New Years Revolutions 2011


People around the world make New Year’s resolutions at the close of each year. In December of 2010, the Middle East set a course of New Year’s revolutions, which directly affected more than 15 different countries in that region throughout 2011. While not desirable, history has shown time and again that revolution is essential to the preservation of freedom and liberty.

Arab Spring forward, regimes fall back

What came to be known as the “Arab Spring”, resulted in protests throughout the Middle East; with revolutions occurred in both Tunisia and Egypt and a bloody civil war in Libya, all of which resulted in the fall of their respective governments.

While these three countries are considered “success stories” of the Arab Spring, other countries that saw civil uprisings, such as Bahrain, Syria, and Yemen, are still unstable.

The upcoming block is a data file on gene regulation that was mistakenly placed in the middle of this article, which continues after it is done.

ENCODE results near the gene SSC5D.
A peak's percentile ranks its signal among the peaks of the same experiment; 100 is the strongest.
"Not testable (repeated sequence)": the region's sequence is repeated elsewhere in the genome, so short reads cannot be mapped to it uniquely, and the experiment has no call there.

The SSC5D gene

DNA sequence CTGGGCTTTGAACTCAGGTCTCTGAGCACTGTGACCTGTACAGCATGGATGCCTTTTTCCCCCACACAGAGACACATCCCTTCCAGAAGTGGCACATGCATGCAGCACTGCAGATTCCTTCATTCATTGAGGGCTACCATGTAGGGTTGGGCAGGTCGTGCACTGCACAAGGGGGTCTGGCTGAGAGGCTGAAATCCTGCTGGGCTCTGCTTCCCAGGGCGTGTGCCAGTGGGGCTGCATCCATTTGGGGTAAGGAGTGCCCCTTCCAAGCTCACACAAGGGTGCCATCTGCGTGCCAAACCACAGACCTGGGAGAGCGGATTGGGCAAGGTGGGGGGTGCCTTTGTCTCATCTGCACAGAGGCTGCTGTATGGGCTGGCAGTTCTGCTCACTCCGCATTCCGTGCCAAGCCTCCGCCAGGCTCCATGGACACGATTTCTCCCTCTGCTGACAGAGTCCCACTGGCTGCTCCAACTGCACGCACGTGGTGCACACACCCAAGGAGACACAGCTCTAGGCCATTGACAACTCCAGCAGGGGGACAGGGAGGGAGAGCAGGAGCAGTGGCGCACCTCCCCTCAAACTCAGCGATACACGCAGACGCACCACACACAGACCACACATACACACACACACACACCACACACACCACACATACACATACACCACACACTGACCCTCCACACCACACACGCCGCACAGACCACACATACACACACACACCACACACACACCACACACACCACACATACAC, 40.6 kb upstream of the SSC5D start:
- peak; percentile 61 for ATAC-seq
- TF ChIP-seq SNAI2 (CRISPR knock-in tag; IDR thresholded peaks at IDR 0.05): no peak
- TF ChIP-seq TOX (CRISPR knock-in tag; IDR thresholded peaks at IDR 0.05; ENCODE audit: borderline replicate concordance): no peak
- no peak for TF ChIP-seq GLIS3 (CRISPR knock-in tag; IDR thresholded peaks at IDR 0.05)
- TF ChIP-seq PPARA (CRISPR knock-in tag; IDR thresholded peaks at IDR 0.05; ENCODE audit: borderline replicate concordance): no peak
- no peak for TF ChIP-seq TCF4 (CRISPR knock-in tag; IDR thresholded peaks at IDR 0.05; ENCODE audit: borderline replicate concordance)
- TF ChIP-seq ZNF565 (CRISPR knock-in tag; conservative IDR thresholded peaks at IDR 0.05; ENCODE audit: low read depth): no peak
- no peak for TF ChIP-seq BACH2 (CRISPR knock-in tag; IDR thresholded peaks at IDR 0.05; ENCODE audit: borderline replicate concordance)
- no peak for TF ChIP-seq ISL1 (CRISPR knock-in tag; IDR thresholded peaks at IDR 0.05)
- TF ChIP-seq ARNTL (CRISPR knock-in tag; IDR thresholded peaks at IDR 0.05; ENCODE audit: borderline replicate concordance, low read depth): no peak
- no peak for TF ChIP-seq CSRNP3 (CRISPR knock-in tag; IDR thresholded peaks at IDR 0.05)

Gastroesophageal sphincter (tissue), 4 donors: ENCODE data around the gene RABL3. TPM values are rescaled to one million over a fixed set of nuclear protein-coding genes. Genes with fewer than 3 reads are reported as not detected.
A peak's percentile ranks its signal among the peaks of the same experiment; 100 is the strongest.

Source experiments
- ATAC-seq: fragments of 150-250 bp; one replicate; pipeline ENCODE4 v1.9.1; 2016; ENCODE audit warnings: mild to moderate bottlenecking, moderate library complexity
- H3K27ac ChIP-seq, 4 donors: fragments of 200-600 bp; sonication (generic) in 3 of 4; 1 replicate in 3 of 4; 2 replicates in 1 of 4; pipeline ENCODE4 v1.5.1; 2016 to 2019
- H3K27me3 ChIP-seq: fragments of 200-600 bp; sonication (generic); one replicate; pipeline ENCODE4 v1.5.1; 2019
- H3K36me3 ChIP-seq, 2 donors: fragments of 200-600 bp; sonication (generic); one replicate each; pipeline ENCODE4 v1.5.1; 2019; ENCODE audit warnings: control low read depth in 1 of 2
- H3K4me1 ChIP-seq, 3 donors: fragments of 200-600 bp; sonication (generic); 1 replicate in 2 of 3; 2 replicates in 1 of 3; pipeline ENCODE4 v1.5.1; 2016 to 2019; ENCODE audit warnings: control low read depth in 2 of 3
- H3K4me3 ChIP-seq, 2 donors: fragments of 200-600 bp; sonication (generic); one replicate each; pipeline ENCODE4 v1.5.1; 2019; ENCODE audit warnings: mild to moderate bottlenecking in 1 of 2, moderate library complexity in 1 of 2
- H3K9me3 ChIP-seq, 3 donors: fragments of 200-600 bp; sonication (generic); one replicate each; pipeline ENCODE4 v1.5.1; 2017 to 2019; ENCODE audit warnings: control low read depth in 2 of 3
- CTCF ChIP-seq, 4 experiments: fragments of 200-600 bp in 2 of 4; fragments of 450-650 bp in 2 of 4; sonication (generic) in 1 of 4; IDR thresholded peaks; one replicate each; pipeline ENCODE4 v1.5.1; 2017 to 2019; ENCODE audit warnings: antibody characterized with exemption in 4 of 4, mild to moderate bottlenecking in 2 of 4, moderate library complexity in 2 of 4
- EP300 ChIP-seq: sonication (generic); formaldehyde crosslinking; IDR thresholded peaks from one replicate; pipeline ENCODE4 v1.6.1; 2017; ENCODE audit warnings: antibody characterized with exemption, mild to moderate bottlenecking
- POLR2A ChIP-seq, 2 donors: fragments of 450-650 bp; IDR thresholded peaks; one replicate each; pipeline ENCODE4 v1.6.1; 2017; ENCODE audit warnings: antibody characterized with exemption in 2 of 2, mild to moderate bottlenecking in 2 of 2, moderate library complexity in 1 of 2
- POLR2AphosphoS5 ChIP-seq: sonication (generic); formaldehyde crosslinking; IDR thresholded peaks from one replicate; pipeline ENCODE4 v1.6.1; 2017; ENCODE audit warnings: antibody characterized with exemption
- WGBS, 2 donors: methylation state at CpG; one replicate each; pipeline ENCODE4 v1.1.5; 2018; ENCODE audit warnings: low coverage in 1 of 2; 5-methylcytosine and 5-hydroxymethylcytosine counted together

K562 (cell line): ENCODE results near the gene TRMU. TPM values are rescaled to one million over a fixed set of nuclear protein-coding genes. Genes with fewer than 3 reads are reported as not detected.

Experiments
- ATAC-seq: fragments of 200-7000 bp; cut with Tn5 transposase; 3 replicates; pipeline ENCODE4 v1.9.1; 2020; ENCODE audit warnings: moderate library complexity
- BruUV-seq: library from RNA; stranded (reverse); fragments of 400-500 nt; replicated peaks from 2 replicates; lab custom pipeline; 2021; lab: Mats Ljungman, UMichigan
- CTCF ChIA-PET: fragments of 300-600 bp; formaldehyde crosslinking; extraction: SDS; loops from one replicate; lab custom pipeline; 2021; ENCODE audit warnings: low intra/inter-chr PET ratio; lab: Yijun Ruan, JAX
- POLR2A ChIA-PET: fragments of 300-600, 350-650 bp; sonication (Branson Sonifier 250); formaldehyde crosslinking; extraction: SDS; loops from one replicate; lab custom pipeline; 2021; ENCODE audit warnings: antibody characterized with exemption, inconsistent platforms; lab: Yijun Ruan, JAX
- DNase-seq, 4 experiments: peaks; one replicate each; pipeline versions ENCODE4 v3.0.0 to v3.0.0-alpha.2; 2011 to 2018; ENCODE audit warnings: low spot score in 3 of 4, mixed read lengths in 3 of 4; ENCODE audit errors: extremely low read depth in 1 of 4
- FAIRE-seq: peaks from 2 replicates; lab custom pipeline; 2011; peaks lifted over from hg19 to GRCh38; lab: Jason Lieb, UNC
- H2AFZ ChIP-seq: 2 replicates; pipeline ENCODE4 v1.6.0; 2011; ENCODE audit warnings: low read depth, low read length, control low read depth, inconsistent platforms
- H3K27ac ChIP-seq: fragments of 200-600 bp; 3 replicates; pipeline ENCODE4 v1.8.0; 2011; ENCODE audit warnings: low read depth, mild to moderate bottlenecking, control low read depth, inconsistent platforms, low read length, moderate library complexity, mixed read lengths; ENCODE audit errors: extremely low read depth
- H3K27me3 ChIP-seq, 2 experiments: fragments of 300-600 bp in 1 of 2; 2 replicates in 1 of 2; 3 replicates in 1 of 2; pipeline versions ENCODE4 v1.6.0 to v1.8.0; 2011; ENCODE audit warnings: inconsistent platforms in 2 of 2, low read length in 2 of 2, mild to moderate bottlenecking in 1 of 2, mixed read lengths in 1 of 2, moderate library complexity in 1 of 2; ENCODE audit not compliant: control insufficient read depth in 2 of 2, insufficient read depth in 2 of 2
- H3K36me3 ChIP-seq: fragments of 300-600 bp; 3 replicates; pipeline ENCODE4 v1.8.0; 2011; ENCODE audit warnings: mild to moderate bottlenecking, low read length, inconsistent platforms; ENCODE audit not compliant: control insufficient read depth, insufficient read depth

Major protests occurred in Algeria, Iraq, Jordan, Morocco, and Oman, with minor protests occurring in Kuwait, Lebanon, Mauritania, Saudi Arabia, Sudan and Western Sahara.

Taking it to the streets

Inspired in part by the Arab Spring, American protestors took to the streets, specifically Wall Street. Beginning in September, Occupy Wall Street protests occurred from coast to coast.

Do people have a right to be angry in this country? Yes. But if changes need to be made, as many believe they do, then let those changes be made through the proper channels. Some will decry and say, “The system is broken. What other recourse do we have?” Things must be kept in perspective.

Say what you will about America, but right now a whole section of the world is engaged in a bloody revolution to eke out a standard of living which will still be leagues below what the average American takes for granted. What constitutes poverty in this country compared to the rest of the world is laughable.

For many, 2011 will be remembered as the year of revolution. The world needs to change, but it has to start with us; how we live our lives and how we treat others. Let us make 2012 the year in which resolutions are remembered. We are nothing but the promises we keep.

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